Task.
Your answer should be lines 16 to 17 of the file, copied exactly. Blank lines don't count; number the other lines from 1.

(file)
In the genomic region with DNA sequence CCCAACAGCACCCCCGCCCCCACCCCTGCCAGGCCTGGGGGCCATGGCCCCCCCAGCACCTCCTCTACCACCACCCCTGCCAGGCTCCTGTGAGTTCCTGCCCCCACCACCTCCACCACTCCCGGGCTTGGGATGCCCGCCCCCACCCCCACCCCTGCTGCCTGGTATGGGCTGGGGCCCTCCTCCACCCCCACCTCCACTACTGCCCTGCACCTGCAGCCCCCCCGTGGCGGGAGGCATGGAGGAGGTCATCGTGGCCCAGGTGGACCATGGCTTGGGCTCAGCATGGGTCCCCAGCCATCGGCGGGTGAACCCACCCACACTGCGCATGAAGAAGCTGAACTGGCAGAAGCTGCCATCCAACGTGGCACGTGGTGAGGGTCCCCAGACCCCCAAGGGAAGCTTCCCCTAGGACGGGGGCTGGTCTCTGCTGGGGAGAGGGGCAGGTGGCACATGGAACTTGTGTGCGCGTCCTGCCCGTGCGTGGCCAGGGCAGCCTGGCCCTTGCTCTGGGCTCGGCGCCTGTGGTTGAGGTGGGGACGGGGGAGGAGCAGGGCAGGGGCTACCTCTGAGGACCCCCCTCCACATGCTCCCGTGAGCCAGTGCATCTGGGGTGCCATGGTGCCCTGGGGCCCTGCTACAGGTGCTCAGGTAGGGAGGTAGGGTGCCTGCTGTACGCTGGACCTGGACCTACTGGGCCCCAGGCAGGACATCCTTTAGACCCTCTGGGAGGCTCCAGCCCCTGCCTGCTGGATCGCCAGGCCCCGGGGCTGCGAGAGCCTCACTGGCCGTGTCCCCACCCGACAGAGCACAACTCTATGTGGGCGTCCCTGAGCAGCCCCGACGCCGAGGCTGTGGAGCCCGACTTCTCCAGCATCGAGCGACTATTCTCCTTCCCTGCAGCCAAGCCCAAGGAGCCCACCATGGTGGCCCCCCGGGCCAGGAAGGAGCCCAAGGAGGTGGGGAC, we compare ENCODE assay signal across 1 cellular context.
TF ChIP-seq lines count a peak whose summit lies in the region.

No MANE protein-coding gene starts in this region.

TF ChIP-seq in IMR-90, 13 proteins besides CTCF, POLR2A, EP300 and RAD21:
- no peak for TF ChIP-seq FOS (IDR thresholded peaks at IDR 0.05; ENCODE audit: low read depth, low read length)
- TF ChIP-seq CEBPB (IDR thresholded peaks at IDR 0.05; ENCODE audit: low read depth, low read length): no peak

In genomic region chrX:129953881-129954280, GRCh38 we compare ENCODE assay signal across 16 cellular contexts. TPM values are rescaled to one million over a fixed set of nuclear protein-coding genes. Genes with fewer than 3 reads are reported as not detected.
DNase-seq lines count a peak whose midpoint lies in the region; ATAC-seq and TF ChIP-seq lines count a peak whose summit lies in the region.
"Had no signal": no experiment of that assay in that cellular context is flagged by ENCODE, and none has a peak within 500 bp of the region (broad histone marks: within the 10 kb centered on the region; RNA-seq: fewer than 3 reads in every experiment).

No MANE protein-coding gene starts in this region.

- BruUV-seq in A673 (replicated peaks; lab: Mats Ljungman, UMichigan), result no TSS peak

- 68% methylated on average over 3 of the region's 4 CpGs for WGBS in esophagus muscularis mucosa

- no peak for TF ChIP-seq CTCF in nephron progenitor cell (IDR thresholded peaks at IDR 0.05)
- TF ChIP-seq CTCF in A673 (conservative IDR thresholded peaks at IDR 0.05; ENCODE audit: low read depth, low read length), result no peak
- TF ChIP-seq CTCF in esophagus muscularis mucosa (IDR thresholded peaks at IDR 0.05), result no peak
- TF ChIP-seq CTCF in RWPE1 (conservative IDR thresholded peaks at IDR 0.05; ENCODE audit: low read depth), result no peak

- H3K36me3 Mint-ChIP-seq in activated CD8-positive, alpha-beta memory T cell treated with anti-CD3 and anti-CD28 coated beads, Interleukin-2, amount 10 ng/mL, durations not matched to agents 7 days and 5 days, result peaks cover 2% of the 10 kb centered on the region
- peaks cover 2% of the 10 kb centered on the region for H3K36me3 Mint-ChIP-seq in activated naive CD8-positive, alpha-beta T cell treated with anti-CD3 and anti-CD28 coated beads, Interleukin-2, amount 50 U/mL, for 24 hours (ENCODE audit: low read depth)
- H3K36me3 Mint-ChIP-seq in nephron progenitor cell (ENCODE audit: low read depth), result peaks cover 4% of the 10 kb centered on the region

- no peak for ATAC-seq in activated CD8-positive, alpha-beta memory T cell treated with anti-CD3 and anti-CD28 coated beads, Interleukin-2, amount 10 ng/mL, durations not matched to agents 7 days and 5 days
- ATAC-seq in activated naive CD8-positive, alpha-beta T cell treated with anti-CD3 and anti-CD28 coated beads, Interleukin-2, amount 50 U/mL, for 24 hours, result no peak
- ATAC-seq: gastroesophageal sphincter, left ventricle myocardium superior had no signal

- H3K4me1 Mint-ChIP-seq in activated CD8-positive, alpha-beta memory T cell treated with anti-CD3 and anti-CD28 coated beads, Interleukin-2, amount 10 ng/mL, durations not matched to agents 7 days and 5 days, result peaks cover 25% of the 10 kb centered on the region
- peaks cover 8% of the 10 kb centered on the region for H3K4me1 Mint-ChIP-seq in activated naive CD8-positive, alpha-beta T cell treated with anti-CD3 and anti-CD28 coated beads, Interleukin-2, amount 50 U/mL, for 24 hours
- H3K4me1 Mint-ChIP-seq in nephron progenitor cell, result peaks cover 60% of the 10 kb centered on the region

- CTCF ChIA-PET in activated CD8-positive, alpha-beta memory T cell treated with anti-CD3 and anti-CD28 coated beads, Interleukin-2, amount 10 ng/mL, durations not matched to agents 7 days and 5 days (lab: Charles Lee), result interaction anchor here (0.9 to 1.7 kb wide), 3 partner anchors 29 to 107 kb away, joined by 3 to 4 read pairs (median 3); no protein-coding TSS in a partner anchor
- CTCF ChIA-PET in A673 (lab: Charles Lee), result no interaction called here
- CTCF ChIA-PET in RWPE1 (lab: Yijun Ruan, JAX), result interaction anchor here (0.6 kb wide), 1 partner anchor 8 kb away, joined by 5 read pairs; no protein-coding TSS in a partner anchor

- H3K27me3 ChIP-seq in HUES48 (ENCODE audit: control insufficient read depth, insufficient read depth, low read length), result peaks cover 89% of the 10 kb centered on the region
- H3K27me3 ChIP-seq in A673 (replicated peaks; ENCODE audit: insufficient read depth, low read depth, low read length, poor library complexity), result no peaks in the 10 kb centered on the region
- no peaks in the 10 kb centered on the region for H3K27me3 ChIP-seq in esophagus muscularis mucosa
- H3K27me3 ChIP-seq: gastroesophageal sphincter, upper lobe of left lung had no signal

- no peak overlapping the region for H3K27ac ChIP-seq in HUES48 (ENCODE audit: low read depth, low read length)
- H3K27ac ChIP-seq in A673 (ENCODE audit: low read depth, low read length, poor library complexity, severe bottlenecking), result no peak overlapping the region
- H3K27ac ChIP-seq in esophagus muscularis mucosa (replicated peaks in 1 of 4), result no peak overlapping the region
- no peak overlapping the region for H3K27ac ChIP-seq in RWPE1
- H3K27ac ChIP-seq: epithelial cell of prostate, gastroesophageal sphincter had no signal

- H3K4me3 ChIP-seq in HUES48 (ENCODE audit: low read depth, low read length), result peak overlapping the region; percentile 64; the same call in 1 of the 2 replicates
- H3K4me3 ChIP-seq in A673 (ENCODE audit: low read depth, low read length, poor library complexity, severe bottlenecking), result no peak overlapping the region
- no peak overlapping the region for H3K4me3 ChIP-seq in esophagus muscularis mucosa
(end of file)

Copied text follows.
- TF ChIP-seq CTCF in RWPE1 (conservative IDR thresholded peaks at IDR 0.05; ENCODE audit: low read depth), result no peak

- H3K36me3 Mint-ChIP-seq in activated CD8-positive, alpha-beta memory T cell treated with anti-CD3 and anti-CD28 coated beads, Interleukin-2, amount 10 ng/mL, durations not matched to agents 7 days and 5 days, result peaks cover 2% of the 10 kb centered on the region